There is the growing realisation that the cost of the ‘cheap’ food enjoyed by the public for years means many British farming and growing businesses are now at crisis point, with the worst to come. But there are still too few who are willing to put their hand up and admit this.
Rising inflation, fuel, fertiliser, energy, and labour costs have created a perfect storm. Many growers have walked away from perfectly good crops that they simply can’t afford to pick this year. Shocking at a time when the use of food banks across the UK is also at an all-time high.
It would be easy to just blame ‘the supermarkets’ and they are certainly not helping, as they are so narrowly focused on price wars. But the blame needs to be shared.
We need to blame ourselves, the consumers who don’t always demand or buy British and who want ever cheaper food. We need to blame the government for failing to prioritise food security for many years and for using farming and horticulture as a bargaining chip in new trade deals. We need to blame food producers and the procurement teams with huge buying powers who don’t request or buy British or direct from farmers and growers. It has been easy to let those who represent the farming and horticulture industries and individual sectors speak on their behalf, but these messages are clearly struggling to hit home. And we need to blame the media, for their under-reporting of the facts and factors which has led to this current food crisis and for pushing the politically focused agendas which they think their audiences want to hear. In other words, I think we’ve all taken our eye off the ball and there is a massive crisis to face, with support needed by all.
Many of you may have seen the recent LinkedIn post by Kent fruit grower David Riccini whose illustration on food price inflation and specifically apples highlights why this autumn, some beautiful orchards of the best quality British top fruit has been left unpicked.
David explains based on data from his own farm records, :
In 1973 before supermarkets were widespread, the retail price of apples was 28p/kg, of which the grower received 19p after off farm costs such as storage, grading, packaging. The cost of sale was 9p/kg. The grower received around 68% of the sale value at a time when the average UK salary was £40 per week.
49 years later in 2022 and the price of apples is £2.70/kg of which the grower receives back just 29p after storage, grading, packing, transport, commission etc. The cost of sale is £2.41/kg. The grower receives just 10.7% of the sale value. The business needs an additional 11p/kg to be sustainable but there is nothing left to trim to recover any further costs.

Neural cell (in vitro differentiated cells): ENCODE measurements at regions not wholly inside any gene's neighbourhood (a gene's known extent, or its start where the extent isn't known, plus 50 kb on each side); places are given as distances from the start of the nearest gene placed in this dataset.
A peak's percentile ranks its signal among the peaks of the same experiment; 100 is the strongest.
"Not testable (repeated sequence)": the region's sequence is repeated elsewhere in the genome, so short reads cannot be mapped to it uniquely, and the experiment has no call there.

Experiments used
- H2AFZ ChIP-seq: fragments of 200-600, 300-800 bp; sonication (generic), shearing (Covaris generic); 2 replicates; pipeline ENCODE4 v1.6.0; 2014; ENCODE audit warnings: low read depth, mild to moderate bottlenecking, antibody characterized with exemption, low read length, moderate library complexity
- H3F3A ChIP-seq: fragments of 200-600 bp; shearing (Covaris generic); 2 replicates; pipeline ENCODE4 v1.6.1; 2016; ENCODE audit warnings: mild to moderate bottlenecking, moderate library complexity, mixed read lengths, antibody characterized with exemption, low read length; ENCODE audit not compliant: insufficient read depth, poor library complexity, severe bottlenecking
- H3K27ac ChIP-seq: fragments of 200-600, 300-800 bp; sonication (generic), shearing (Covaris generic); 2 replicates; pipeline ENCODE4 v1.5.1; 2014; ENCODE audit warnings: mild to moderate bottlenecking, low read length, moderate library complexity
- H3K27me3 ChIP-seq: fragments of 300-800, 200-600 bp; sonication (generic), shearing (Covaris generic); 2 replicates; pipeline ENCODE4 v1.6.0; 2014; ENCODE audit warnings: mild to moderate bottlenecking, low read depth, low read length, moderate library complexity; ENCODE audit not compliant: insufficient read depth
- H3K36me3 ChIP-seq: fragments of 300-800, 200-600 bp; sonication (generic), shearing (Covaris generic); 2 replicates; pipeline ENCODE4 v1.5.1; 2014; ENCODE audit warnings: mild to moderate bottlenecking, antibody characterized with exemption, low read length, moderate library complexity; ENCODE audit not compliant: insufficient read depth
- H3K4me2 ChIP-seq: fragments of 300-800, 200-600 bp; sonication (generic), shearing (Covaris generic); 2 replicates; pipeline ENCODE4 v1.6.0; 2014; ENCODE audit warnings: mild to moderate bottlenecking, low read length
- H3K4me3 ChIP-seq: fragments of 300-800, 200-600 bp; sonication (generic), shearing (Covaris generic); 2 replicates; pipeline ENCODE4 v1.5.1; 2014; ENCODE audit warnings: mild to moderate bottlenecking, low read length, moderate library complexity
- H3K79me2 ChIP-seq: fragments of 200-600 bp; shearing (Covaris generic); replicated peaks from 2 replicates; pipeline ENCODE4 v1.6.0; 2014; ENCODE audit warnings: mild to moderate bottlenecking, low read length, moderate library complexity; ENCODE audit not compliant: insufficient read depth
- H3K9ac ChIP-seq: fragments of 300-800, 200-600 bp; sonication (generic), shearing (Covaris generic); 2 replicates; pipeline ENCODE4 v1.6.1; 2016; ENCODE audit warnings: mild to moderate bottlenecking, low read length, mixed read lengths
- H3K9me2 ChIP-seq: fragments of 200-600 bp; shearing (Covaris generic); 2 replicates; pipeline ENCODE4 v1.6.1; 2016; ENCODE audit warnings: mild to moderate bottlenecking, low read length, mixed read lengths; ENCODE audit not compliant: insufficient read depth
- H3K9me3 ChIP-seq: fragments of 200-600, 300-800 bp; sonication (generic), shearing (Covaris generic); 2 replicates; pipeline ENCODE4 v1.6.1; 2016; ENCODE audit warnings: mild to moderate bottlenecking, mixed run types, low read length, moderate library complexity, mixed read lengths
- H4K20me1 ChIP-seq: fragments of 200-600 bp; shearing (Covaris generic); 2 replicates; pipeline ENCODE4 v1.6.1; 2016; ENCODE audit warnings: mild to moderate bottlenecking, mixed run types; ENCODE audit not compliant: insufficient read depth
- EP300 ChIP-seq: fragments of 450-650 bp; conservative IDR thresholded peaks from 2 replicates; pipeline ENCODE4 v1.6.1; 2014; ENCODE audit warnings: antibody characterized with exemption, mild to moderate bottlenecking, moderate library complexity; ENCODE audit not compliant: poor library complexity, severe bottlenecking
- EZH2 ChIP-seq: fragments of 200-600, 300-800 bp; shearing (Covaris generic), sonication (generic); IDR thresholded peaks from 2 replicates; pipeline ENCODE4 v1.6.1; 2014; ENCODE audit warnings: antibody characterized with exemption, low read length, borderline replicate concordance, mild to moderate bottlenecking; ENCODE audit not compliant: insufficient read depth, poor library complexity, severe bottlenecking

In short the margins of the intermediary contractors and the final retailer means 89% of what the consumer is paying is not for the product as picked.
A look at the conclusions shared by other growers and industry leaders this autumn is universally that British supermarkets are not paying British farmers and growers what they need to survive and they are not prioritising supporting them. Supermarkets need to support them to ensure their survival. For example, foreign top fruit is currently flooding British supermarket shelves at a time when there is new season, best quality, and a large range of different varieties on offer from our own growers.
Yes there is a cost of living crisis, yes inflation is at a near 50 year high and interest rates a 40 year high and yes we face an environmental crisis, but there will be larger and longer term issues affecting future generations if we don’t support British farmers and growers now.
In the last week alone the former head of MI5 The Baroness Manningham-Buller has said UK food production is ‘integral to national security’. Nigel Jenney, head of the Fresh Produce Consortium has also said this week that ‘safeguarding the UK’s fresh produce and horticultural sectors must be a government priority.’
This is a real call to action for all of us, we must act now to help the industry and we need to make sure we tell others why it is important to do the same. And write to your MP to ask them to support British farming and growers, write to the boss of your local supermarket and ask them to do more to support British growers and where you can, buy local and buy direct, so that as much of the retail price as possible goes back to those that work hard all year round to feed us.
If you are a farmer or grower and would like us to share details of how the public can buy direct from you, please get in touch.